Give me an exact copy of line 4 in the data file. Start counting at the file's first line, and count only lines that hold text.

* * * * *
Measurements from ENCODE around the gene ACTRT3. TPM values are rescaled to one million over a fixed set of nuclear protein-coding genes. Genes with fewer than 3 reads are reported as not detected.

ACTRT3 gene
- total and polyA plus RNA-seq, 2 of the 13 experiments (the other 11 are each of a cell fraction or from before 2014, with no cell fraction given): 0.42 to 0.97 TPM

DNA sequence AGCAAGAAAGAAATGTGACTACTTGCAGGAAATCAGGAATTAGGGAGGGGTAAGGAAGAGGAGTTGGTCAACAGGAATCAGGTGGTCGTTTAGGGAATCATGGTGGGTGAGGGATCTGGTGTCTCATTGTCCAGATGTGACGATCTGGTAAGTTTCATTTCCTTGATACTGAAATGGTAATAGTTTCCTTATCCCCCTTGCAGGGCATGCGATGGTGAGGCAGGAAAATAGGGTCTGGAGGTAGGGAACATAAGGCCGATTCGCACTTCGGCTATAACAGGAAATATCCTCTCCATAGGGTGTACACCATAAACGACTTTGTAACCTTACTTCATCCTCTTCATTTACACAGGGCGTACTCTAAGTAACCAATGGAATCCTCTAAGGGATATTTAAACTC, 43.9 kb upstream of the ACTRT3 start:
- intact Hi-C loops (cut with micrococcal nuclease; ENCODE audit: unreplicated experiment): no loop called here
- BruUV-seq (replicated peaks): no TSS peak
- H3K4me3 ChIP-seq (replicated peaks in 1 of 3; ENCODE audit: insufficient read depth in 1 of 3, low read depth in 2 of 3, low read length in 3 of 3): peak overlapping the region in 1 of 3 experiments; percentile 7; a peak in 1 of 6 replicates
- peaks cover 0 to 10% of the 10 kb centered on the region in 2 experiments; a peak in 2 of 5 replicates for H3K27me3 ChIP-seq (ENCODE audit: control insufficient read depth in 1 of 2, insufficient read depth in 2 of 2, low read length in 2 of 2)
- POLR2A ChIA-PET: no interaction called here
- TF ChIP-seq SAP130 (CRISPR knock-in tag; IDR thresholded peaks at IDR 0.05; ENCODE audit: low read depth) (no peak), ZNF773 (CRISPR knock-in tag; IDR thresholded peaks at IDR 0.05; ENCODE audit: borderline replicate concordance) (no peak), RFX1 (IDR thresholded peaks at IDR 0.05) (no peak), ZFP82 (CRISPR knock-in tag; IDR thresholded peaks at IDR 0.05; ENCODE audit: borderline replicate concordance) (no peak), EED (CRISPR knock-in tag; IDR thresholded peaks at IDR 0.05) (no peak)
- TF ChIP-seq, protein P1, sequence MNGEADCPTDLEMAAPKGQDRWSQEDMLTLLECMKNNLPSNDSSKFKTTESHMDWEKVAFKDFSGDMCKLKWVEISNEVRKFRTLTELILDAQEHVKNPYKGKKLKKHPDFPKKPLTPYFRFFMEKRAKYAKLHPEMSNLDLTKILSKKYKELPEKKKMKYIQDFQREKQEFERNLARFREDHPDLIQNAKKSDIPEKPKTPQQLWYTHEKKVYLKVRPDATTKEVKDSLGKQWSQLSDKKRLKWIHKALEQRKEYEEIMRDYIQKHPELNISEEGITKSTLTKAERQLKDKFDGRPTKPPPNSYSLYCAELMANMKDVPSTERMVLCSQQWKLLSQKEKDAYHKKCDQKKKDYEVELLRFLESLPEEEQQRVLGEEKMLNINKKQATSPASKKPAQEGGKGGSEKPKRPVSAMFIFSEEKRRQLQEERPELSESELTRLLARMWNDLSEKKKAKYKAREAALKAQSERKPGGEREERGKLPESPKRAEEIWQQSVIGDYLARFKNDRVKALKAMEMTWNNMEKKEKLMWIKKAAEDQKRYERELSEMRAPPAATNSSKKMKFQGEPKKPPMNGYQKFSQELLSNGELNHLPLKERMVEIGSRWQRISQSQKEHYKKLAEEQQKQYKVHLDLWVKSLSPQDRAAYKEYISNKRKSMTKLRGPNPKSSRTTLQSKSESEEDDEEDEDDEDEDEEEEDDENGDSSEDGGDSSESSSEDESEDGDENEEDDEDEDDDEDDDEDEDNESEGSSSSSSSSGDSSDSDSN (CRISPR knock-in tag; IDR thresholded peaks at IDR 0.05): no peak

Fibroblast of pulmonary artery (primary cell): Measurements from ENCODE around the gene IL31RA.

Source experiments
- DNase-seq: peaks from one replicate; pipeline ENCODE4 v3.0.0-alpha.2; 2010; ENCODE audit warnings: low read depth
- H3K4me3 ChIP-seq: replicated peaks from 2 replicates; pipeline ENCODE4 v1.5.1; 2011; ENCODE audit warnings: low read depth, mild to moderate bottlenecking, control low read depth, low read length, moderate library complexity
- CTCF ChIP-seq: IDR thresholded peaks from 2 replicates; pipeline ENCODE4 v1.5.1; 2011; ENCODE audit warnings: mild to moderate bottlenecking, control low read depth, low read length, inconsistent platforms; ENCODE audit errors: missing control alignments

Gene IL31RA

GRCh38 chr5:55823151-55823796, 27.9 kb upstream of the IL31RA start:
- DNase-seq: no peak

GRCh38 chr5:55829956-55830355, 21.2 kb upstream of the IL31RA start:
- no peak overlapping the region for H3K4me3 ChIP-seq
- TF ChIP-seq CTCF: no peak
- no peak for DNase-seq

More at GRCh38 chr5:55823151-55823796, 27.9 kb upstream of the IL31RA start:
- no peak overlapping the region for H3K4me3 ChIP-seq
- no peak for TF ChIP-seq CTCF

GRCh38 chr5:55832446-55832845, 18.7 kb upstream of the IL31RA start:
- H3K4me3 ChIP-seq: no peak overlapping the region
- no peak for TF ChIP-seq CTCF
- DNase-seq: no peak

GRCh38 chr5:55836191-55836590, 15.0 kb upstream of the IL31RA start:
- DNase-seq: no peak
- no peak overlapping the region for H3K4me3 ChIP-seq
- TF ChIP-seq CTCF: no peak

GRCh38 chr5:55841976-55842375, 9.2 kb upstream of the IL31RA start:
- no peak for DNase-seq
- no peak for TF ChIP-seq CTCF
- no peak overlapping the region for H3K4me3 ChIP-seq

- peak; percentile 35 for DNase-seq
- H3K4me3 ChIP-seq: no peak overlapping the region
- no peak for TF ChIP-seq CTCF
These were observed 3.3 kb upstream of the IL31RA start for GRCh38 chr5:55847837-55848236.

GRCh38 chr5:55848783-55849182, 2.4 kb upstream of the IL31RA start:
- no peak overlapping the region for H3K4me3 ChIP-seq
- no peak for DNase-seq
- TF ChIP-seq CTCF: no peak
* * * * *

DNA sequence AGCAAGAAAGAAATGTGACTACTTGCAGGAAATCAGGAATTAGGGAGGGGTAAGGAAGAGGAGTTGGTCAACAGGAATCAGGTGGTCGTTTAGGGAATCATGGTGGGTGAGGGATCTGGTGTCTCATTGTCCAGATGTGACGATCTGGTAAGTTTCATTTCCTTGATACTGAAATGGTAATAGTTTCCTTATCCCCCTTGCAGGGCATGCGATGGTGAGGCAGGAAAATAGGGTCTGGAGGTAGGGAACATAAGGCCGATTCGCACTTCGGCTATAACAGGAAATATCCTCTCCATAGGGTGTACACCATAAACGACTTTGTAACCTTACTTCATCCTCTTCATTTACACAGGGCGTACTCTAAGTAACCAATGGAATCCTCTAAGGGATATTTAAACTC, 43.9 kb upstream of the ACTRT3 start: